Sexually transmitted diseases in women who are 50 or older
a retrospective analysis from 2000 to 2017 in a public reference service in Niterói City, Rio de Janeiro State
Keywords:sexually transmitted diseases, women, older adults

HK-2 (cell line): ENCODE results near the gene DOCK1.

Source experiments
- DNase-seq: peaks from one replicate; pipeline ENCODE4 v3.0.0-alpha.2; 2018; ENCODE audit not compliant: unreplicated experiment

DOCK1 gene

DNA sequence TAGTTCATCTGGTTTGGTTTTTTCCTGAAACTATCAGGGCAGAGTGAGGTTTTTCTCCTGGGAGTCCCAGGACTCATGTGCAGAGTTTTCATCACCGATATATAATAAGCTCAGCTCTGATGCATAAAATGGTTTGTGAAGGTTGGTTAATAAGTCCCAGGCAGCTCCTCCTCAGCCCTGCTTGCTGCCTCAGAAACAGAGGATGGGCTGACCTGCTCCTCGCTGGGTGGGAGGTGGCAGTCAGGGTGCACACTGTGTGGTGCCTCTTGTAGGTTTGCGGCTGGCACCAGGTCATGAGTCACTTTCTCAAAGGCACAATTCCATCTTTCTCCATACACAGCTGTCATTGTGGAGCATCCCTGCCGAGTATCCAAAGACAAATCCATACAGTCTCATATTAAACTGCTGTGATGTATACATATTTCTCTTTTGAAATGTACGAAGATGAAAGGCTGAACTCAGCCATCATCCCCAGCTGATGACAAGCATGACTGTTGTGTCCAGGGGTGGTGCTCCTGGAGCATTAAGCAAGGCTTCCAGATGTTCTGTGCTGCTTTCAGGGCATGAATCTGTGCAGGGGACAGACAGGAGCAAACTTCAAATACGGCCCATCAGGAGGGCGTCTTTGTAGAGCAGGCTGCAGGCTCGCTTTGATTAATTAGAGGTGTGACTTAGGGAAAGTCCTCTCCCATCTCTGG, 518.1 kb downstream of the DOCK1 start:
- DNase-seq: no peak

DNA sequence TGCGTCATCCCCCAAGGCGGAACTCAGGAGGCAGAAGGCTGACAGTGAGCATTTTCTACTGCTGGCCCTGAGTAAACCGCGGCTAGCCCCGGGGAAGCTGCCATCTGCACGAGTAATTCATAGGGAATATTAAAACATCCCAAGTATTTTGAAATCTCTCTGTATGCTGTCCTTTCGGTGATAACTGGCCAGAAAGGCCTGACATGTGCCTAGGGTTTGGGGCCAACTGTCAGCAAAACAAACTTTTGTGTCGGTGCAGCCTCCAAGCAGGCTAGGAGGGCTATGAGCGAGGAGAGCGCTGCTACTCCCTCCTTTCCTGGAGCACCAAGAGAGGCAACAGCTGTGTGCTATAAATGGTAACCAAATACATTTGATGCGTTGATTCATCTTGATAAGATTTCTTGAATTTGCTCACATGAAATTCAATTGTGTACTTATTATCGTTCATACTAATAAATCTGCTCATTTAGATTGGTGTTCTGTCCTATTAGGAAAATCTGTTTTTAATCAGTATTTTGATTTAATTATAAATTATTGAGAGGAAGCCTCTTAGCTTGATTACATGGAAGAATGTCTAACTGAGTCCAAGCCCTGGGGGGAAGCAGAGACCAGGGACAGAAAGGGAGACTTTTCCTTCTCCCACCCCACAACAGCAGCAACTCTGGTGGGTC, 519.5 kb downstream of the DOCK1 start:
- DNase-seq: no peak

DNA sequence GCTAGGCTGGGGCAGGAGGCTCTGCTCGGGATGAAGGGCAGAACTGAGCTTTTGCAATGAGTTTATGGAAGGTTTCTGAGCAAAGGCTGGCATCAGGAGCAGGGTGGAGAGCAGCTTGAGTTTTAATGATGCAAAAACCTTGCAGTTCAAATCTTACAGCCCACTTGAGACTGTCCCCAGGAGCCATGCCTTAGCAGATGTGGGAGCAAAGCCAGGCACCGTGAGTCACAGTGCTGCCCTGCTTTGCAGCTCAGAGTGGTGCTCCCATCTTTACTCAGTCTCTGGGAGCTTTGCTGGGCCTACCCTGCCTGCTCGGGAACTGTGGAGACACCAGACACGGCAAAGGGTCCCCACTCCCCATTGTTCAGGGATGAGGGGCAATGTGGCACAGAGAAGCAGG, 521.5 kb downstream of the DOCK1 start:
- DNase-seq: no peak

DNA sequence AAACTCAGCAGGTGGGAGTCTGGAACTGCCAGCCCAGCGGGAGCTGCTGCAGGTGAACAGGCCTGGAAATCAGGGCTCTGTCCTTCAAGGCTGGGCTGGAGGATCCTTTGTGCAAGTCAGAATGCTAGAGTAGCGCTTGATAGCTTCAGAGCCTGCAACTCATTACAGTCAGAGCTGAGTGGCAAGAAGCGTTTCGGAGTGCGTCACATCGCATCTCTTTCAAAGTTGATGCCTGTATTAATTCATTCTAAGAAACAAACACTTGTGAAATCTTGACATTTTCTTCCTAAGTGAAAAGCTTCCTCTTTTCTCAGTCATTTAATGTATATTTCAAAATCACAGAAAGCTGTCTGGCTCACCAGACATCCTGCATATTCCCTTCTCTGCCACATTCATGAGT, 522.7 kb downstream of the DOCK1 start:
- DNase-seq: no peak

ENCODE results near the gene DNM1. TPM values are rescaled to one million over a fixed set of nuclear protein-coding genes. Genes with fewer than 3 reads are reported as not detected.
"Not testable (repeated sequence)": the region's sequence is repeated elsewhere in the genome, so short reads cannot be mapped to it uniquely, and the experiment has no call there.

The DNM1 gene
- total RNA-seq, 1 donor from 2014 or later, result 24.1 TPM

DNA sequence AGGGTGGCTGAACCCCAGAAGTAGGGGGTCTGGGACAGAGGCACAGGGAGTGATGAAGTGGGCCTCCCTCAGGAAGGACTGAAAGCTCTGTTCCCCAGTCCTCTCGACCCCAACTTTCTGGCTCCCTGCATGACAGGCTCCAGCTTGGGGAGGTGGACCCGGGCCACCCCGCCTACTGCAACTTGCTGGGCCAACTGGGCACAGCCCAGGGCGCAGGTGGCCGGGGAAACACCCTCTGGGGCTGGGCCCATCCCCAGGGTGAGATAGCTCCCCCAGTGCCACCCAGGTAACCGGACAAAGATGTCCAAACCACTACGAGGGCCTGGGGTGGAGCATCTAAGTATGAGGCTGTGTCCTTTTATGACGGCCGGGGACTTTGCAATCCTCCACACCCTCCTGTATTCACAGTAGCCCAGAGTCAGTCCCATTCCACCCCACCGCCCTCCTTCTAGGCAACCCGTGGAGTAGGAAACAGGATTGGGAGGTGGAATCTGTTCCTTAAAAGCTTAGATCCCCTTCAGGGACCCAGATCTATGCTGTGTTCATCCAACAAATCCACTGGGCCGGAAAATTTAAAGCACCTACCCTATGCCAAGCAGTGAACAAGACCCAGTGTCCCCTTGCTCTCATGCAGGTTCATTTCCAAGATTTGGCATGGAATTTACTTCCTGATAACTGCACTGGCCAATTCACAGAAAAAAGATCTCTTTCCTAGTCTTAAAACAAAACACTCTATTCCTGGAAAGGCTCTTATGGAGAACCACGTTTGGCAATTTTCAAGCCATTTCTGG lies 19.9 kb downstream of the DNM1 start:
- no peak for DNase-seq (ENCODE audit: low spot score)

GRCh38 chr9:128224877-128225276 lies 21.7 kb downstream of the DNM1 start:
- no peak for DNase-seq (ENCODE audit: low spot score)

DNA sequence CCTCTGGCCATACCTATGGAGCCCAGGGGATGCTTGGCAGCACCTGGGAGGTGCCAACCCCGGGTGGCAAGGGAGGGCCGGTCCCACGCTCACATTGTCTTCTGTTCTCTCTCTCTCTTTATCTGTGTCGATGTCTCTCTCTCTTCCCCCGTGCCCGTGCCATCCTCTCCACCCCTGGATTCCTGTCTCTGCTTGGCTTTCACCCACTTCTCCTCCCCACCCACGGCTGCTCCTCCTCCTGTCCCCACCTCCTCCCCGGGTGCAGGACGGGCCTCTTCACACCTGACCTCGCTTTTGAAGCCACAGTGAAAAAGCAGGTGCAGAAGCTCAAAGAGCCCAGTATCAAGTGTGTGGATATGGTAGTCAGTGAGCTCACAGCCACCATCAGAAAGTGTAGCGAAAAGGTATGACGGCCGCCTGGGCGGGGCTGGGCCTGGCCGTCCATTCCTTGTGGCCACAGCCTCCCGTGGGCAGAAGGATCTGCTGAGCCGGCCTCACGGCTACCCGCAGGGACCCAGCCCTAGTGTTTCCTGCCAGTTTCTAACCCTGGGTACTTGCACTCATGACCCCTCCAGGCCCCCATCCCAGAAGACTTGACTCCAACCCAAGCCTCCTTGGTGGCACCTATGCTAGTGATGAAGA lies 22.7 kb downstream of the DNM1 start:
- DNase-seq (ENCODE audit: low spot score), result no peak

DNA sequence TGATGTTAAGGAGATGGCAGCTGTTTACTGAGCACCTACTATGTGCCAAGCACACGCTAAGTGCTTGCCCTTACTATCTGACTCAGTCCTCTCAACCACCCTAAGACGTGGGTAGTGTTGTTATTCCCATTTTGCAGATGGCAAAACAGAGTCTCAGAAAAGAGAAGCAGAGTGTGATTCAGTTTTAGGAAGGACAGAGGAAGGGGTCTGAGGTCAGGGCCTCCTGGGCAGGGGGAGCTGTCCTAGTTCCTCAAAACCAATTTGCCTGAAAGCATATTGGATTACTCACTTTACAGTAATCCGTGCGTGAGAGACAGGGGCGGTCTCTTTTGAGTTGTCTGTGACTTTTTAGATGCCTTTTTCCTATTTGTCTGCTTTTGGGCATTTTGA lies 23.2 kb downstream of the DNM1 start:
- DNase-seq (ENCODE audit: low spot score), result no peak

Introduction: Sexually transmitted diseases (STD) are more common in young people. There are few studies on STD in the older population, particularly women. Objective: To evaluate and characterize, with epidemiological variables, the prevalence of STD in the female population over 50 years old, in a public reference service in Niterói city, Rio de Janeiro State, Brazil. Methods: The study was carried out at the STD Sector of Universidade Federal Fluminense. It was a descriptive retrospective study of quantitative character, carried out with women aged 50 or older, attended at the aforementioned teaching, research, and extension unit, from 2000 to 2017. Data collection was performed with documentary research from the records of Sexually Transmitted Diseases Sector of Universidade Federal Fluminense. A total of 6,822 records were analyzed, of which 2,363 were of women. Of these, 50 medical records of women over 50 years old. The variables used were age, education, marital status, use of condom, diagnosis, sexual and behavior characteristics (extramarital relationships and history of homosexuality), skin color, history of STD, sex education, numbers of sexual partners, family income. Results: There was a higher prevalence of human papillomavirus (HPV) infection in the form of condyloma acuminata in 48% of cases and cervical intraepithelial neoplasia (CIN) I, II, or III in 20%. Syphilis occurred in 14%; genital herpes and trichomoniasis, in 6% each; HIV, in 4%, and gonorrhea, in 2% of cases. 64% of women had no previous pathological history of STD, 6% had a previous diagnosis of syphilis, and 6%, of HPV. The predominant age group was 50 to 59 (78%), with a higher prevalence in white women (54%). Most patients (66%) reported having one fixed partner, were married (54%), and had no history of extramarital relationships (64%). In addition, 64% of patients had no degree of sex education and 56% lived on less than two minimum wages. Most patients (78%) reported not using condoms. In 50% of cases, the level of education was incomplete primary education and only 8% had concluded higher education. Conclusion: STD were more frequent in white women who did not use condoms. The most prevalent STD was HPV infection, as condyloma acuminata in pardo women. HPV infection as an cervical intraepithelial neoplasia (CIN) was the second most common STD in white and pardo women, and slightly lower in black women. Acuminated condyloma and NICs appear in all schooling groups analyzed, except in patients with a college degree and in women with higher family income. There was a predominance of STD in women without or with little sex education, and in those with low family income and education. Syphilis was observed in all age groups, predominantly in the group of good sex education, with higher family income and higher education. Syphilis and genital herpes were more prevalent in black women. Most women had a fixed sexual partnership, were married, and had no history of extramarital relationships.